FBI director Christopher Wray defended his agency against Republican accusations of political bias Wednesday, dismissing claims he was “protecting” Democratic President Joe Biden’s family while going after former President Donald Trump, a Republican, and other conservatives.
“Absolutely not,” Wray retorted during a combative House Judiciary Committee hearing when asked by Republican member and staunch Trump supporter Matt Gaetz if he was “protecting the Bidens.”
“The FBI does not, has no interest in protecting anyone politically,” Wray said.
The hearing marked Wray’s first appearance before the oversight panel since Republicans recaptured the House of Representatives following the 2022 midterm elections.
Wray, who was appointed by Trump and retained by Biden, has become a lightning rod for Republican criticism that the Biden Administration has “weaponized” the FBI and the Justice Department against its political foes.
The criticism has intensified over the past year, particularly after the FBI executed a search of Trump’s residence in Florida last August as part of an investigation into the former president’s mishandling of classified documents after he left the White House in 2021.
The unprecedented search, which led to Trump’s indictment last month, has fueled Republican allegations that the FBI is out to get Trump.
Republican criticism of the FBI is not limited to the Mar-a-Lago search. During the hearing on Wednesday, Republicans aired a litany of old grievances at the FBI, from the bureau’s alleged failure to investigate the Biden family for their alleged corruption to its proclivity to target pro-life activists and work with social media companies to “censor” conservative speech.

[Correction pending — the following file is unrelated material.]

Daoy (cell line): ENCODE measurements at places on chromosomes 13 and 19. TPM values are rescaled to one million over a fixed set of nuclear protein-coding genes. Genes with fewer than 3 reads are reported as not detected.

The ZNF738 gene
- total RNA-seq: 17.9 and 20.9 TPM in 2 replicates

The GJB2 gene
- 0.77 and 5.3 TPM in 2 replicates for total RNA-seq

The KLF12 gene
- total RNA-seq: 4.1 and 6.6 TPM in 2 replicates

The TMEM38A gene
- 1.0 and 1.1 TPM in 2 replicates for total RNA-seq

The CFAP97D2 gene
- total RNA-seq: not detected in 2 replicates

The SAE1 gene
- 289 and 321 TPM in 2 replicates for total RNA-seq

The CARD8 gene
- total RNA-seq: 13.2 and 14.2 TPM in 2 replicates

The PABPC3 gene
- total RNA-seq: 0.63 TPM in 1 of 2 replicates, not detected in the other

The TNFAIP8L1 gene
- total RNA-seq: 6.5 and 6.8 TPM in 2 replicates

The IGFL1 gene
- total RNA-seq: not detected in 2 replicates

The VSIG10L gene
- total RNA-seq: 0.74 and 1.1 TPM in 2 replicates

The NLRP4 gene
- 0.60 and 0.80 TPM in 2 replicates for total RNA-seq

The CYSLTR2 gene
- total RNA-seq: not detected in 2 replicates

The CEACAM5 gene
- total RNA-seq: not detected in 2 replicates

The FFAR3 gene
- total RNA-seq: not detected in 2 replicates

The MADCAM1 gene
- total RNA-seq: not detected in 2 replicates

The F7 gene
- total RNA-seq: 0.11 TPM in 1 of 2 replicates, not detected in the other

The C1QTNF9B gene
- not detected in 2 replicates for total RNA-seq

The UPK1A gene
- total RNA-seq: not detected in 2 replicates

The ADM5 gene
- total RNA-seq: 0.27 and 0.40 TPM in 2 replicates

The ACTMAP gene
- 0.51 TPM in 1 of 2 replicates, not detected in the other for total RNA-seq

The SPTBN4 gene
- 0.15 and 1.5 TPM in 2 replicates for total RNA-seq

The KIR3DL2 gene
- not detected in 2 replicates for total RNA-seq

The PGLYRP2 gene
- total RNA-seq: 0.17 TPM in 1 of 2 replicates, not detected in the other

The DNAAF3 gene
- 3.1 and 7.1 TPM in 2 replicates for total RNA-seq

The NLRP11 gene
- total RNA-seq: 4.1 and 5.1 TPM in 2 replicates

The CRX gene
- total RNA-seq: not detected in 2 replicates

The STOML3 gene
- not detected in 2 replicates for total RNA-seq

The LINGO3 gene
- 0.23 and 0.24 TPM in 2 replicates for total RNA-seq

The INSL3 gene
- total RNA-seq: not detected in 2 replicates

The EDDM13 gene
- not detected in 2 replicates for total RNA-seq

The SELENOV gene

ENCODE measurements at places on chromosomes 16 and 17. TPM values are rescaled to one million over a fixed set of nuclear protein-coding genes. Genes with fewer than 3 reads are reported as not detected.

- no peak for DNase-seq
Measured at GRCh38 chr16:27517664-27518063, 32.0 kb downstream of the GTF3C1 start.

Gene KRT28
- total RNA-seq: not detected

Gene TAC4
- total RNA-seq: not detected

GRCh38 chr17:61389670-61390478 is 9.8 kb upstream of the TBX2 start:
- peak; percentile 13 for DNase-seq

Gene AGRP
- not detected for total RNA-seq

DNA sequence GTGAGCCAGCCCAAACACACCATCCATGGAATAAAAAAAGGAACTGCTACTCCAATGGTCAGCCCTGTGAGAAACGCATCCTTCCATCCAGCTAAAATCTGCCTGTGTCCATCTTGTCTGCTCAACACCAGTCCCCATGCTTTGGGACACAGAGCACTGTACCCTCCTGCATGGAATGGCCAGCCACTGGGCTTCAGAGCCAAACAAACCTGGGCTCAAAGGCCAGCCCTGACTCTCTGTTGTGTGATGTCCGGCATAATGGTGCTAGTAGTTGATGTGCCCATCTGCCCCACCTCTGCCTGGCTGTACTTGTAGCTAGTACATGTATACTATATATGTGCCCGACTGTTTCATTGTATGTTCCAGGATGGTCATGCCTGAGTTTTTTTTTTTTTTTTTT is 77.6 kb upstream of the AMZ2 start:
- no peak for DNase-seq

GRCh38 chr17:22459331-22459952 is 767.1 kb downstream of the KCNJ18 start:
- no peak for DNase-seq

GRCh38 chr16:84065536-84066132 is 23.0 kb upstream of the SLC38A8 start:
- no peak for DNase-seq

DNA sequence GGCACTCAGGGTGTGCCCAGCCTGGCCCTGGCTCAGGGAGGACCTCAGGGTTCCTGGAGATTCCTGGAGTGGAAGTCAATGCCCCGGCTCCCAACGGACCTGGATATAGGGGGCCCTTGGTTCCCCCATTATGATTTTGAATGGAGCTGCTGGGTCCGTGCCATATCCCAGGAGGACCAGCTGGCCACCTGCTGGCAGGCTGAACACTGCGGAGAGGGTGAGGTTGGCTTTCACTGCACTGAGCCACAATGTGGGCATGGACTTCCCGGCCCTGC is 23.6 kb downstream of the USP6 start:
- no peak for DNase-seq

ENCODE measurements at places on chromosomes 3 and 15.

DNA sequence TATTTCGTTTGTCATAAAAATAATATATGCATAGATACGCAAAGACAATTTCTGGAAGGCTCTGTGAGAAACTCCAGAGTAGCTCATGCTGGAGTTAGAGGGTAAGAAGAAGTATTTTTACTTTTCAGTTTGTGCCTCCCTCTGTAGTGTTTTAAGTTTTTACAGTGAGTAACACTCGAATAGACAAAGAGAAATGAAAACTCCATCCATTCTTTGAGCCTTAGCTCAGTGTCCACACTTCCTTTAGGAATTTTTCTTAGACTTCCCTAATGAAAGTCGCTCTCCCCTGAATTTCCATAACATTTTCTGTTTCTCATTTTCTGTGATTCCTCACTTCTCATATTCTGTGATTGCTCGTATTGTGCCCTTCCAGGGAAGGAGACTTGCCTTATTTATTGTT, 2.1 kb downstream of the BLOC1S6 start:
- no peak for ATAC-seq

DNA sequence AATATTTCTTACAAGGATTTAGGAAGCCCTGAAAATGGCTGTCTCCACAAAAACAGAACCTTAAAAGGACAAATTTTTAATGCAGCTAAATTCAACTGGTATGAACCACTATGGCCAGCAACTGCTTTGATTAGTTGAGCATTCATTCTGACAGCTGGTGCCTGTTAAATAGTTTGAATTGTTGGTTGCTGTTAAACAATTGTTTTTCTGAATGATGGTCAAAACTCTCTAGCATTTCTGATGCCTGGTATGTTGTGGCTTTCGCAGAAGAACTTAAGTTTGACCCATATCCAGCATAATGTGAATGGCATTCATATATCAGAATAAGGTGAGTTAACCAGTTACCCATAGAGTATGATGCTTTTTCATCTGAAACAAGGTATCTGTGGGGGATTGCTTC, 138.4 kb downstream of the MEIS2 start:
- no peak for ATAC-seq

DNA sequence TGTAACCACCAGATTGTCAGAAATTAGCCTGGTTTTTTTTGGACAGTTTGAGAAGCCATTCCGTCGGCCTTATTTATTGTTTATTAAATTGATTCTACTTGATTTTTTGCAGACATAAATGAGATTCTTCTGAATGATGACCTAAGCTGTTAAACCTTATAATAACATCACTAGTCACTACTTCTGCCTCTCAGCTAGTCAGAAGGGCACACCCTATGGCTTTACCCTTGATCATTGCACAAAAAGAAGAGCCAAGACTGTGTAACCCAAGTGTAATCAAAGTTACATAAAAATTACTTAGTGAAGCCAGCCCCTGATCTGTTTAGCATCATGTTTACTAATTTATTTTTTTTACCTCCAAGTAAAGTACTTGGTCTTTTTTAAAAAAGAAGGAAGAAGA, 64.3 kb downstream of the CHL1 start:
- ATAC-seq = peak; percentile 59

Wray, a long-time Republican, scoffed at the notion that he was hostile to conservatives.
“The idea that I’m biased against conservatives seems somewhat insane to me, given my own personal background,” Wray said.
In his prepared testimony, Wray highlighted the FBI’s critical investigation and national security work, citing the arrest of more than 20,000 violent criminals and child predators and investigations of cartels and malicious Chinese activities.
Those highlights fell by the wayside, though, as the hearing devolved into what has become a familiar display of partisanship before the House Judiciary Committee in recent years.
The panel’s Republican chairman, Jim Jordan of Ohio, a staunch Trump supporter, said there is a “two tier system of justice” in the United States.
Jerry Nadler, the Democratic ranking member of the panel, said that “it’s absurd that House Republicans are attacking the FBI and DOJ for doing their job and ensuring that no person is above the law.”
Republicans angry at the FBI’s perceived “politicization” have threatened to “defund” the bureau. However, Wray warned that cutting off the bureau’s funding would be disastrous.
“We’d have hundreds more violent criminals on the streets,” he said in response to a question. “Dozens more violent gangs terrorizing communities. Hundreds more child molesters on the loose. Hundreds more kids left at those predators’ mercy instead of being rescued. Scores of threats from the Chinese Communist Party being left unaddressed. Hundreds of ransomware attacks left unmitigated. Terrorist attacks, both jihadist-inspired and domestic violent extremists not prevented that would succeed against Americans.”